IRONDEQUOIT — Twelve-year-old Daniel Spears and his father, Kevin, stood in a security check-in line for several hours hoping to see Pope Francis celebrate Mass Sept. 27 in Philadelphia during the pontiff’s U.S. visit.
With 1,000 people still ahead of them as Mass began, the pair ended up watching the liturgy on an iPhone as they listened through a shared pair of headphones.
And yet, there was no disappointment, they said. Daniel had the chance to ride a subway for the first time, and, more importantly, they were part of that moment in history, Kevin Spears said.
"The amazing part was to be waiting in line with thousands of people from all over the world," said Daniel, who is homeschooled. "The pope is a really good leader. To be able to get near him … the experience was still amazing."
On Oct. 11, the Spearses and other St. Kateri parishioners who experienced the pope’s visit firsthand and those who experienced it through media coverage gathered at the parish center for a discussion called the "Francis Effect." St. Kateri was one of a few diocesan parishes to organize a bus trip from the Rochester Diocese to Philadelphia, said Pastoral Associate Donna Walker. Of the parish’s group of 52 pilgrims, several were from other parishes, she added.
"It was a true pilgrimage," Walker noted.
One pilgrim from another parish was Richard Decker of Lyons who attends St. Michael Church in Newark, which is part of St. Joseph the Worker Parish. He says that when people ask him about going to see the pope in person, words fail him.
"I can tell you where we went and how we did it," Decker said. "It must be an experience of the spirit. There’s no way to put it in words."
He noted that a highlight of the trip to Philadelphia was receiving Eucharist after thinking he and all the throngs of people around him would not receive it as they watched the Mass on a Jumbotron. His group had walked about five miles to get as close as they could to the Mass site, he noted.
"It really brought a tear to my eye … I was going to receive Christ," Decker said about receiving Communion. "No matter where we were … we were part of something bigger than ourselves."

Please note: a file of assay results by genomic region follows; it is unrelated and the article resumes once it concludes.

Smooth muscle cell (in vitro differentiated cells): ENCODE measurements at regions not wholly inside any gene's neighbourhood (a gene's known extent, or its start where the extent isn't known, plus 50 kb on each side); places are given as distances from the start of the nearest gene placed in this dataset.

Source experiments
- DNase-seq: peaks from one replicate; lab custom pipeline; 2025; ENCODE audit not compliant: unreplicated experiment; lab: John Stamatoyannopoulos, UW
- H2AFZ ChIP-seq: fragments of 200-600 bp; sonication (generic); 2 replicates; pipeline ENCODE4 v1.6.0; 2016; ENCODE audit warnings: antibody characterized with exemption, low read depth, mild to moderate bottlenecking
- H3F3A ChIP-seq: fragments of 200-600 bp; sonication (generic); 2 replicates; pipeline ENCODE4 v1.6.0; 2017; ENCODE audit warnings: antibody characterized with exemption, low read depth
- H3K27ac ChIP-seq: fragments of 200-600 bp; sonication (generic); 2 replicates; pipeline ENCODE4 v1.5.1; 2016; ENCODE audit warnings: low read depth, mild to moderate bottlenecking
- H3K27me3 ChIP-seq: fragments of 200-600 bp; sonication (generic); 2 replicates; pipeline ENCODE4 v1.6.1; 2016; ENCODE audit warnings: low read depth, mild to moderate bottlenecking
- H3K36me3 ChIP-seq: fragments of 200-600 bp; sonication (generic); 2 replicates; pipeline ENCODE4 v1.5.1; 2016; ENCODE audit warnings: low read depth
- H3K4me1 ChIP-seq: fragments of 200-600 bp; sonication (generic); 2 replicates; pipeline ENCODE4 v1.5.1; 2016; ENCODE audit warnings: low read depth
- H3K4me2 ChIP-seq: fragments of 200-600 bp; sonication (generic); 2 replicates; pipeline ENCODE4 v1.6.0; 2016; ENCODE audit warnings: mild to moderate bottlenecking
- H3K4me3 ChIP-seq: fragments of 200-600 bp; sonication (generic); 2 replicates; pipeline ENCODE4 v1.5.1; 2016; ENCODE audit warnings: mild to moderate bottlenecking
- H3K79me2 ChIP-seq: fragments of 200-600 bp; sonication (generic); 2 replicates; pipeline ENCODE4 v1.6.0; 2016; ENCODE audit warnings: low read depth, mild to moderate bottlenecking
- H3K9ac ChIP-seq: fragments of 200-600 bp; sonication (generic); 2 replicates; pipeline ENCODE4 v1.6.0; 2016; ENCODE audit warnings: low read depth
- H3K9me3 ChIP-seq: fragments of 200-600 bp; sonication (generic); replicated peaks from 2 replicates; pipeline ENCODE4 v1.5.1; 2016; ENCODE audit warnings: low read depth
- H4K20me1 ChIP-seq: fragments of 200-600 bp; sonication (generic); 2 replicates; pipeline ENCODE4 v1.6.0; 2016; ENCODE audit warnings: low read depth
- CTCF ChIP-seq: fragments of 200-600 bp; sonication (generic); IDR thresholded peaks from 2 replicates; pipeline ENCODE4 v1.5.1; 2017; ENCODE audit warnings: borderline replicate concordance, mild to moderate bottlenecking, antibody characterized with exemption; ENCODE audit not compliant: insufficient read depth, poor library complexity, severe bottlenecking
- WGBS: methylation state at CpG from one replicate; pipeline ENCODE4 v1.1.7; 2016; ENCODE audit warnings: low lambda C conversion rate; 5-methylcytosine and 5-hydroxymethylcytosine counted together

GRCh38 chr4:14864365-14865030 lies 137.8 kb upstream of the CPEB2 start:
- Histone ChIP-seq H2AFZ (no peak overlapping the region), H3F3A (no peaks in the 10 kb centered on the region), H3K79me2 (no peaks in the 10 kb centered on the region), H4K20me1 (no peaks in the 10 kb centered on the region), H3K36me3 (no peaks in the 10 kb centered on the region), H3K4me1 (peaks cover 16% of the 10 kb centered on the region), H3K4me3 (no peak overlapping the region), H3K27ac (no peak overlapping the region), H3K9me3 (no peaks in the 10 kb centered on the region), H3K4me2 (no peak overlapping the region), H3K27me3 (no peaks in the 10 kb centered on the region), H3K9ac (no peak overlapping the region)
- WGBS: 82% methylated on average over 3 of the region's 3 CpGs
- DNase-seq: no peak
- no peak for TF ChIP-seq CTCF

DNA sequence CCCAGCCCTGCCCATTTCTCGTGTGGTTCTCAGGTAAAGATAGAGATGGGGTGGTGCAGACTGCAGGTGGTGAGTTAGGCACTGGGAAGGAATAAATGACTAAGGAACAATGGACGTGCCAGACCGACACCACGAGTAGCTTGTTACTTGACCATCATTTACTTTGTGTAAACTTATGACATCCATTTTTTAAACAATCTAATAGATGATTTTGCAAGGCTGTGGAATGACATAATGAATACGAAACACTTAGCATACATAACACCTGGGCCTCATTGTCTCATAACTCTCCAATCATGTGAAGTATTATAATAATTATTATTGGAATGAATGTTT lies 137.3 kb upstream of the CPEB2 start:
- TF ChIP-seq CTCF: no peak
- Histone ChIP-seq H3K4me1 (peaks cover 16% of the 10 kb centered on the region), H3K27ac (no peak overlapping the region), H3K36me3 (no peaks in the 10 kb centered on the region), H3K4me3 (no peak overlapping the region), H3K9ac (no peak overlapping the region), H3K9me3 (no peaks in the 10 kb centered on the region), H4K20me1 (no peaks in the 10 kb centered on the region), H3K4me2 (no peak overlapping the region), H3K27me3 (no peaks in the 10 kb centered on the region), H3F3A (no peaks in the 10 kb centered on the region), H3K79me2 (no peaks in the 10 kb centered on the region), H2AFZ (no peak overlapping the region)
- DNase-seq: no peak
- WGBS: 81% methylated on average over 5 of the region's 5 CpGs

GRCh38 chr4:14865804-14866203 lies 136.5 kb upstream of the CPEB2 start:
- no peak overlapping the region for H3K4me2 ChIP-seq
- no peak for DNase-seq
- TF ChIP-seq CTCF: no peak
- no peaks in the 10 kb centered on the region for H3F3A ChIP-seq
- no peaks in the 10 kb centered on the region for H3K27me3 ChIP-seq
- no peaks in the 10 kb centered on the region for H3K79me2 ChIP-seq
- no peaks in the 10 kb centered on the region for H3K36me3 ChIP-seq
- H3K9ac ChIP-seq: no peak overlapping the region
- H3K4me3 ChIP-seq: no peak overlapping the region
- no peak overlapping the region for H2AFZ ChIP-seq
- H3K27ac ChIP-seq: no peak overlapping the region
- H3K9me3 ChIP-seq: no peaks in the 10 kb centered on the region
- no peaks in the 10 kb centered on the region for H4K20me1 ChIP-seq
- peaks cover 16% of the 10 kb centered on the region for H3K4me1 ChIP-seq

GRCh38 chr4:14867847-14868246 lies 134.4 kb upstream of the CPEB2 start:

Walker said she had never before seen people begging to receive the Eucharist.
"With their arms outstretched … it was the most moving experience of Communion," she said.
Sharing such experiences with his own parishioners as well as people from around the diocese was powerful, noted Basilian Father Paul English, pastor of St. Kateri.
"And to be part of this public Christianity, it means a lot to me," he added. "We really are needing Pope Francis. God gives us what we need when we need it."
During the Oct. 11 gathering, Father English also presented a slideshow of photos from the journey that had been taken by parishioner Dick Lawrence. Since none of the parishioners who made the trip are fluent in Spanish, he also read a portion of the pope’s Sept. 27 homily in English so those who had been in Philadelphia could better reflect on what they had been a part of.
The homily had touched on showing love and being Christ for each other, he said, in such small gestures of family life as a giving a hug and a smile or getting someone a glass of water. After reading from the homily, Father English asked those in attendance to break into groups of three to reflect on the pope’s words.
"Pope Francis touched the lives of people in such a spiritual way," he said. "And that is a good thing that he is doing — getting people together. This is part of the effect (of his visit)."
Patty Sheridan said when she realized the St. Kateri group would not see Pope Francis up close, she had wondered why she had gone on the trip. But then, she saw Father English bless someone. When she asked him about the woman, Father English said she had asked him to hear her confession, Sheridan said.
"This is why I’m here," Sheridan said she understood in that moment. "I get to see my pastor do something so beautiful and so naturally. … We were Eucharist for one another."